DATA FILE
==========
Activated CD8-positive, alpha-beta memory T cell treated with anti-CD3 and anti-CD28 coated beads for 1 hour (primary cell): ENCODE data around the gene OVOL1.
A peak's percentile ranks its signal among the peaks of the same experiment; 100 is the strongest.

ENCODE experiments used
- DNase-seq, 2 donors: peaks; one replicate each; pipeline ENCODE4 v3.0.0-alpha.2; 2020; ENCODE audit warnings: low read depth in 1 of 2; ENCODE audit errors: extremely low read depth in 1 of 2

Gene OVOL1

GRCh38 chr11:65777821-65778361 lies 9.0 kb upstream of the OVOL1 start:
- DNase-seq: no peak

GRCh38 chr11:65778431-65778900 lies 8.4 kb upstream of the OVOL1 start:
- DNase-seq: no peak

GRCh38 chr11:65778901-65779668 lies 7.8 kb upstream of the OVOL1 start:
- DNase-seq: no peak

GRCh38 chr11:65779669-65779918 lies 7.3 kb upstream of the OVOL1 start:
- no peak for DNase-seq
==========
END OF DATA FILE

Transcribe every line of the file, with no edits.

Activated CD8-positive, alpha-beta memory T cell treated with anti-CD3 and anti-CD28 coated beads for 1 hour (primary cell): ENCODE data around the gene OVOL1.
A peak's percentile ranks its signal among the peaks of the same experiment; 100 is the strongest.

ENCODE experiments used
- DNase-seq, 2 donors: peaks; one replicate each; pipeline ENCODE4 v3.0.0-alpha.2; 2020; ENCODE audit warnings: low read depth in 1 of 2; ENCODE audit errors: extremely low read depth in 1 of 2

Gene OVOL1

GRCh38 chr11:65777821-65778361 lies 9.0 kb upstream of the OVOL1 start:
- DNase-seq: no peak

GRCh38 chr11:65778431-65778900 lies 8.4 kb upstream of the OVOL1 start:
- DNase-seq: no peak

GRCh38 chr11:65778901-65779668 lies 7.8 kb upstream of the OVOL1 start:
- DNase-seq: no peak

GRCh38 chr11:65779669-65779918 lies 7.3 kb upstream of the OVOL1 start:
- no peak for DNase-seq